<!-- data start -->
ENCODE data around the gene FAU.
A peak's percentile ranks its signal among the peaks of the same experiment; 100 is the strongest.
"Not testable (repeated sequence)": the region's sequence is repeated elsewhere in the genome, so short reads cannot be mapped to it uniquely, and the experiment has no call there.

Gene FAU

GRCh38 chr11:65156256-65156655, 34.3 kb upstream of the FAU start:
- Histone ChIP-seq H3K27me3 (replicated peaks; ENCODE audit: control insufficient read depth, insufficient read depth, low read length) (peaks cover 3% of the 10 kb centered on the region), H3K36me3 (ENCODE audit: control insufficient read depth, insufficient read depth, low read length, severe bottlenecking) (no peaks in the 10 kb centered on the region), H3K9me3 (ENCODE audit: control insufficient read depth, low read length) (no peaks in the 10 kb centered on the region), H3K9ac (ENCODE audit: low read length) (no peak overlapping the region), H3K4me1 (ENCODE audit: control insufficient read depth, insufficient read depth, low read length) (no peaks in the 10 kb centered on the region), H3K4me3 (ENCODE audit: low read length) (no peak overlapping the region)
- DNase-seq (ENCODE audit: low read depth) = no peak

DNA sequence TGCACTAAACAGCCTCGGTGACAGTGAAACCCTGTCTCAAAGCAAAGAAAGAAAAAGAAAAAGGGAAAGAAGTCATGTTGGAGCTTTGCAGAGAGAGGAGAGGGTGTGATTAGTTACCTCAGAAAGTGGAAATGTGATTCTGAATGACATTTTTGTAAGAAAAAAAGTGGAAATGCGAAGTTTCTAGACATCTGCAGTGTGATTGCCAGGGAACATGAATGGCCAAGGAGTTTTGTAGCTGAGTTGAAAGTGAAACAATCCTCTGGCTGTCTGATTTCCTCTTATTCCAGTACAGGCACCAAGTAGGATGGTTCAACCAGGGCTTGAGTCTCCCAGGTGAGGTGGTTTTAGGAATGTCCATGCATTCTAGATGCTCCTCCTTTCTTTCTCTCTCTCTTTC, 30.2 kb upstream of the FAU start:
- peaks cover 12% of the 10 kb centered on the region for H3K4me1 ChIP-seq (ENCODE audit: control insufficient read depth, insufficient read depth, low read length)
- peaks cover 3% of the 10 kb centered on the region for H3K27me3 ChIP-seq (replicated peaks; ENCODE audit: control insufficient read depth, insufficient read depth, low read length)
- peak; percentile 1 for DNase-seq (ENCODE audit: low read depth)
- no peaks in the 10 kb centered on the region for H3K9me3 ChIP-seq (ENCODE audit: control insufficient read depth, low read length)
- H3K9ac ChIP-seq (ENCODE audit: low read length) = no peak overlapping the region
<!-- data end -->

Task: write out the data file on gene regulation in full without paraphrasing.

ENCODE data around the gene FAU.
A peak's percentile ranks its signal among the peaks of the same experiment; 100 is the strongest.
"Not testable (repeated sequence)": the region's sequence is repeated elsewhere in the genome, so short reads cannot be mapped to it uniquely, and the experiment has no call there.

Gene FAU

GRCh38 chr11:65156256-65156655, 34.3 kb upstream of the FAU start:
- Histone ChIP-seq H3K27me3 (replicated peaks; ENCODE audit: control insufficient read depth, insufficient read depth, low read length) (peaks cover 3% of the 10 kb centered on the region), H3K36me3 (ENCODE audit: control insufficient read depth, insufficient read depth, low read length, severe bottlenecking) (no peaks in the 10 kb centered on the region), H3K9me3 (ENCODE audit: control insufficient read depth, low read length) (no peaks in the 10 kb centered on the region), H3K9ac (ENCODE audit: low read length) (no peak overlapping the region), H3K4me1 (ENCODE audit: control insufficient read depth, insufficient read depth, low read length) (no peaks in the 10 kb centered on the region), H3K4me3 (ENCODE audit: low read length) (no peak overlapping the region)
- DNase-seq (ENCODE audit: low read depth) = no peak

DNA sequence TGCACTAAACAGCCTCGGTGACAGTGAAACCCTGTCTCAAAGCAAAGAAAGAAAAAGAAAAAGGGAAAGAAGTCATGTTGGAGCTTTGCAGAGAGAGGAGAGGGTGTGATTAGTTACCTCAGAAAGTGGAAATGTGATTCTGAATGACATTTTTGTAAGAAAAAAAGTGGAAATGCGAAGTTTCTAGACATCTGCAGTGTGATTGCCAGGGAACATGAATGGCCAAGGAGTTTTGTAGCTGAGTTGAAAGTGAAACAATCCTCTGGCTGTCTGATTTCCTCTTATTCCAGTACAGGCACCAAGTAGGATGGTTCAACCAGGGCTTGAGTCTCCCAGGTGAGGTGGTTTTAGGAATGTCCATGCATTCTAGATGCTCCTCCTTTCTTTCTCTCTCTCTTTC, 30.2 kb upstream of the FAU start:
- peaks cover 12% of the 10 kb centered on the region for H3K4me1 ChIP-seq (ENCODE audit: control insufficient read depth, insufficient read depth, low read length)
- peaks cover 3% of the 10 kb centered on the region for H3K27me3 ChIP-seq (replicated peaks; ENCODE audit: control insufficient read depth, insufficient read depth, low read length)
- peak; percentile 1 for DNase-seq (ENCODE audit: low read depth)
- no peaks in the 10 kb centered on the region for H3K9me3 ChIP-seq (ENCODE audit: control insufficient read depth, low read length)
- H3K9ac ChIP-seq (ENCODE audit: low read length) = no peak overlapping the region